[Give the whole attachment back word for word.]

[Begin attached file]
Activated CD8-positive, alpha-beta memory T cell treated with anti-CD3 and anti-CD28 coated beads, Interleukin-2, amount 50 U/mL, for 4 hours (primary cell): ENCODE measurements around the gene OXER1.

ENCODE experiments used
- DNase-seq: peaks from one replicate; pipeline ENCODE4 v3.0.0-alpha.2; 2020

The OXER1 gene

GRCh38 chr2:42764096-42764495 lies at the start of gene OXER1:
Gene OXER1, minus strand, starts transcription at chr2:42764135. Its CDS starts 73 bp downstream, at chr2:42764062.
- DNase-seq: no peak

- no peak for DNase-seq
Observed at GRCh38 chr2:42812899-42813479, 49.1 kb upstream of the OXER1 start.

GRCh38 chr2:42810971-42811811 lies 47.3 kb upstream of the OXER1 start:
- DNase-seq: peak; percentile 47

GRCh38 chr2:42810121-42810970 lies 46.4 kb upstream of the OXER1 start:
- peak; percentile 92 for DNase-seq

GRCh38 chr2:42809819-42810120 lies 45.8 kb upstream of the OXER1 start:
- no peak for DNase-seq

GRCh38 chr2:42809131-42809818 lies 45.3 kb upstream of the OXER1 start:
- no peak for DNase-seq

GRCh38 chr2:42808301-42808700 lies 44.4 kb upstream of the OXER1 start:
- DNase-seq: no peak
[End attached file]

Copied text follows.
Activated CD8-positive, alpha-beta memory T cell treated with anti-CD3 and anti-CD28 coated beads, Interleukin-2, amount 50 U/mL, for 4 hours (primary cell): ENCODE measurements around the gene OXER1.

ENCODE experiments used
- DNase-seq: peaks from one replicate; pipeline ENCODE4 v3.0.0-alpha.2; 2020

The OXER1 gene

GRCh38 chr2:42764096-42764495 lies at the start of gene OXER1:
Gene OXER1, minus strand, starts transcription at chr2:42764135. Its CDS starts 73 bp downstream, at chr2:42764062.
- DNase-seq: no peak

- no peak for DNase-seq
Observed at GRCh38 chr2:42812899-42813479, 49.1 kb upstream of the OXER1 start.

GRCh38 chr2:42810971-42811811 lies 47.3 kb upstream of the OXER1 start:
- DNase-seq: peak; percentile 47

GRCh38 chr2:42810121-42810970 lies 46.4 kb upstream of the OXER1 start:
- peak; percentile 92 for DNase-seq

GRCh38 chr2:42809819-42810120 lies 45.8 kb upstream of the OXER1 start:
- no peak for DNase-seq

GRCh38 chr2:42809131-42809818 lies 45.3 kb upstream of the OXER1 start:
- no peak for DNase-seq

GRCh38 chr2:42808301-42808700 lies 44.4 kb upstream of the OXER1 start:
- DNase-seq: no peak